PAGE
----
Do You Goat Time for Chaos?
At PAX West 2022, Coffee Stain Studios gives players new pastures to conquer in Goat Simulator 3
What can I possibly say to describe the insanity that is Coffee Stain Studios' 2014 smash hit Goat Simulator? Wikipedia describes it as a “third person perspective action video game,” but that’s not really what it is. In the game, you play as a goat with the goal of causing as much damage, destruction, and shenanigans as humanly (goatly?) possible. There are a few missions and objectives peppered into the madness for good measure, but for all intents and purposes, the original Goat Simulator was chaos incarnate.
At PAX West 2022, I had the privilege of playing half an hour of the direct sequel to the first game:Goat Simulator 3. Along with a sneak peek at the game, I chatted with Santiago, one of the developers, to get a better idea of what goes on behind the scenes to make Goat Simulator as iconic as it is.
I started off with an obvious question: Why did the folks down at Coffee Stain skip the moniker of Goat Simulator 2 and go straight to Goat Simulator 3?
“Well, honestly, it was a compromise. Half of the writing room wanted to name it Goat Simulator 4, the other half wanted Goat Simulator 2. So we met in the middle and went with Goat Simulator 3.”
I expected nothing less.
That sort of unhinged creative freedom followed through the entire creative process. According to Santiago, “no” wasn’t really a word that got thrown around a lot during the development of Goat Simulator 3. It was much more of a “how do we implement this, and how do we make it fun?”
If you’ve played Goat Simulator, you know that a big part of the experience is the insane amount of bugs and glitches that seem to permeate throughout the entire game. The physics are wonky, character models clip through everything constantly, everyone rubber bands everywhere all the time, and most notoriously, your goat gets launched into the stratosphere for seemingly no reason. One of the biggest challenges of developing Goat Simulator 3 was dictating which bugs were fun to play and added to the charm, and which were detrimental to the experience, causing more headaches than laughs. If the idea or the glitch meets those very broad and very achievable criteria, they found their way into the game.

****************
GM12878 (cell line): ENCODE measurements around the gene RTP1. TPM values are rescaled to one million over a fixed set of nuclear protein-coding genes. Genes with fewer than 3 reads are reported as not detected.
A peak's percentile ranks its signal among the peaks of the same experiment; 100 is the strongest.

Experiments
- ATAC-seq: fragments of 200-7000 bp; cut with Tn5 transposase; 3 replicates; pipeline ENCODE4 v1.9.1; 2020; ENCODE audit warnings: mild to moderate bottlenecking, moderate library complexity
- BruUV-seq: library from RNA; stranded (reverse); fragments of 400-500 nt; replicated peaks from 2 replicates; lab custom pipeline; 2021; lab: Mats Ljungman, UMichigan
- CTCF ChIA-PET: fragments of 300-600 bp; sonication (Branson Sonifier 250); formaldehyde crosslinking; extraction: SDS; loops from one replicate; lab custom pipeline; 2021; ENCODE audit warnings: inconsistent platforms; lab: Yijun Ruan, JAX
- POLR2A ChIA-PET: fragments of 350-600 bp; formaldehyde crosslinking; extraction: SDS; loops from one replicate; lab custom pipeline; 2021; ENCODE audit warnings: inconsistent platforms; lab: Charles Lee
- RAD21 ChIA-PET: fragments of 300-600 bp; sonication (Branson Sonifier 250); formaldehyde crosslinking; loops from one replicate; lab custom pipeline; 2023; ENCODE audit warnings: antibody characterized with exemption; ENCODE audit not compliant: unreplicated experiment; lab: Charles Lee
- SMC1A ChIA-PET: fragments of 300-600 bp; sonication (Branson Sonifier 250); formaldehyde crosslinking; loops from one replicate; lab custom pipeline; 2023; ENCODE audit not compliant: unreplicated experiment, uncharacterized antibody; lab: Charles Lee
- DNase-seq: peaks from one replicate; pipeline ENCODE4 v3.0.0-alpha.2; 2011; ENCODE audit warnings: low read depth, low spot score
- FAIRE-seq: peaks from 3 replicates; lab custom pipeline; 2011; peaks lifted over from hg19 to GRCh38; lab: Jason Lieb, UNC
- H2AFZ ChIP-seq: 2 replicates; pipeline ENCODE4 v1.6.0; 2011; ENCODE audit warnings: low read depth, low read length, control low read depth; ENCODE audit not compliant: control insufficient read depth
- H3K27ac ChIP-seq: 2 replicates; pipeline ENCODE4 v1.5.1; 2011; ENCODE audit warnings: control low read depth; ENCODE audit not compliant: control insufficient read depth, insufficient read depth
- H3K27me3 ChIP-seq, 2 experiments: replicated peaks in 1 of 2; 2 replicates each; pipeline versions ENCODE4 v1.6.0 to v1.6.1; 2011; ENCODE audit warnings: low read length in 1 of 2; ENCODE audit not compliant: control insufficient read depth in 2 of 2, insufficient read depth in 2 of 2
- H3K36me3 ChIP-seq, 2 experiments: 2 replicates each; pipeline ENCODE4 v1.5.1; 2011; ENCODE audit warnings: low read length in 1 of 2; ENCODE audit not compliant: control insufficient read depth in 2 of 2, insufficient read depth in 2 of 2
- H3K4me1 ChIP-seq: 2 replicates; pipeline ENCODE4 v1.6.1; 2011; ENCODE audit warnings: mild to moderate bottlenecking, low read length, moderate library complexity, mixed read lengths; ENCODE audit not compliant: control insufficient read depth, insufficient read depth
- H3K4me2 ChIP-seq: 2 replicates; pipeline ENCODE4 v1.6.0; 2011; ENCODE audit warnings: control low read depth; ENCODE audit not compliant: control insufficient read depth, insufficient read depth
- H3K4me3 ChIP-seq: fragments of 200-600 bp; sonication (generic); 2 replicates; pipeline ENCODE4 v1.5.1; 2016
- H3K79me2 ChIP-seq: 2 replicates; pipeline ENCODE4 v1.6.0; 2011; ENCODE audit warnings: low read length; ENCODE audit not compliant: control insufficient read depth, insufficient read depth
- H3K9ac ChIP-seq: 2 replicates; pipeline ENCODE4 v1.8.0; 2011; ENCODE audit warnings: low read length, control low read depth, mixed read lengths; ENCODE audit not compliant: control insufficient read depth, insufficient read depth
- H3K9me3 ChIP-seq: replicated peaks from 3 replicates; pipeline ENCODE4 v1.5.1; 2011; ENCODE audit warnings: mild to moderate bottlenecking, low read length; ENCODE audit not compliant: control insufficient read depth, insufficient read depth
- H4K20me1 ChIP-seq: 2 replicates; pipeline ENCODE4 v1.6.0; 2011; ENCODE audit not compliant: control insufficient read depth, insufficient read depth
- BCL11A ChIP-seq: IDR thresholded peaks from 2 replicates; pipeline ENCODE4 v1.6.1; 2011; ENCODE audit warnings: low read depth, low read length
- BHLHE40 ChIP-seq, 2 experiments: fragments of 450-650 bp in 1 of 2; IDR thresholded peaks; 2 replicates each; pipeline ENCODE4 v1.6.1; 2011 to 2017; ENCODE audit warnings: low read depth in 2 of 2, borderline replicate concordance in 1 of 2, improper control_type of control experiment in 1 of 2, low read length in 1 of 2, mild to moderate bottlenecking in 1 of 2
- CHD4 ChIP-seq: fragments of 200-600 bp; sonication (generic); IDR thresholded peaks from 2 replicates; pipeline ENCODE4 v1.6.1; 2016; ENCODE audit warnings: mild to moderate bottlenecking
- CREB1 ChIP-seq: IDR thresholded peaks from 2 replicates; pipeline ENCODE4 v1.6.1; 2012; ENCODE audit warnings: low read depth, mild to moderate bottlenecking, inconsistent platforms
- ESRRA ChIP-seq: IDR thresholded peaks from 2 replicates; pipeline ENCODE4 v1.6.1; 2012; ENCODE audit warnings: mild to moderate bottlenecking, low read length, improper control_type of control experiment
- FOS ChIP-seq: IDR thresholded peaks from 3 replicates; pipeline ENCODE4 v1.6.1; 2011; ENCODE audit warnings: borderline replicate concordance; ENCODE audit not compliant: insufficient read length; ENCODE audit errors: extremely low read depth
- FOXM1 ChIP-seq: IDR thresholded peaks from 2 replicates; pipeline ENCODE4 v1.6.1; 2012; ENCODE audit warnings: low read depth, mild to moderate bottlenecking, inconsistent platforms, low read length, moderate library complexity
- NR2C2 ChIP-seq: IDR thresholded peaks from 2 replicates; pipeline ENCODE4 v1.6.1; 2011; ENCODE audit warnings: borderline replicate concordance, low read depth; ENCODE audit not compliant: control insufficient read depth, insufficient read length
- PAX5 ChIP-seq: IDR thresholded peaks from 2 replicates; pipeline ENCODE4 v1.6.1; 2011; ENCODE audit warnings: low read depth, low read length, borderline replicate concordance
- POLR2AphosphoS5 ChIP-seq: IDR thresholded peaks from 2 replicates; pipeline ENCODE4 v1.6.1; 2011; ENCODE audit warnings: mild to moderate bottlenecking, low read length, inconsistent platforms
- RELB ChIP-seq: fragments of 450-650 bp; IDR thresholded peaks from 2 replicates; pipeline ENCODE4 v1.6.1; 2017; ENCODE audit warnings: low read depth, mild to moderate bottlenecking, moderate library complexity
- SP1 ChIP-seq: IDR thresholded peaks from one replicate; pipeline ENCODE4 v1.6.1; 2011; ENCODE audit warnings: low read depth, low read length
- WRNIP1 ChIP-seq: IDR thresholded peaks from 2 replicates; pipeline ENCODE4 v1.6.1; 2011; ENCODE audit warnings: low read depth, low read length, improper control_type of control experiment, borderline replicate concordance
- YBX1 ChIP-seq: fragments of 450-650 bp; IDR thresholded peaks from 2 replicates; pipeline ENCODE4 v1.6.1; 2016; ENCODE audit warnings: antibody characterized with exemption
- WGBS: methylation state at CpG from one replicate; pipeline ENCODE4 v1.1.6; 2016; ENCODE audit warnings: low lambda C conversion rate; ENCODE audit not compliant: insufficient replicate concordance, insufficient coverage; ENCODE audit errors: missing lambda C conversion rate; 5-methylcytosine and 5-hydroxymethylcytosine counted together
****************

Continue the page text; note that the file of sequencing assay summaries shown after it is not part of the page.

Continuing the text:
Goat Simulator 3 is an absolute blast to play. The controls are similar to the original Goat Simulator, however this time around they feel decidedly tightened up and easier to grasp.
For the demo, Coffee Stain made quite a few options available from the get-go, and they’re immediately ridiculous. Whether it be a helium-dart launcher that allows you to lift literally any object in the air or an acupuncture needle gun that causes the limbs of NPCs to go stiff (even if they’re dancing), the repertoire of weapons and equipment are as goofy and outlandish as you’d expect.
Multiple playable animals also make a welcome return. Whether it be a giraffe known as Tall Goat or a hammerhead shark on a skateboard named Tony Shark, amusing and ridiculous player characters are abundant. Eleven animals in total will be available to unlock, with each one being fully usable within each function of the game, despite size or species. When questioned about the nomenclature of the playable animals, Santiago simply shrugged and said, “Well, all animals are goats.” Obviously.
It’s really quite difficult to sum up the 30-minute experience I had with Goat Simulator 3, but let's try: every one of those minutes were filled with unadulterated, silly joy. I played as Tall Giraffe and watched the game try to compensate for my massive size. I drove cars through walls, glitched through the map, head-butted people off cliffs, wore horns on my feet that honked with every step, blew up cars and gas stations with a rocket launcher, and danced at a block party.
I had to put the controller down multiple times because I was too busy laughing my ass off. Goat Simulator 3 is a wonderful and welcome reprieve from the serious and often depressing world of big AAA blockbusters and smaller, serious indie titles. It reminds players of what video games are ultimately meant to be: fun.
If you’re a fan of the first Goat Simulator, I can guarantee you’ll have tons of hilarious fun with the sequel, and it should without a doubt grace your library.
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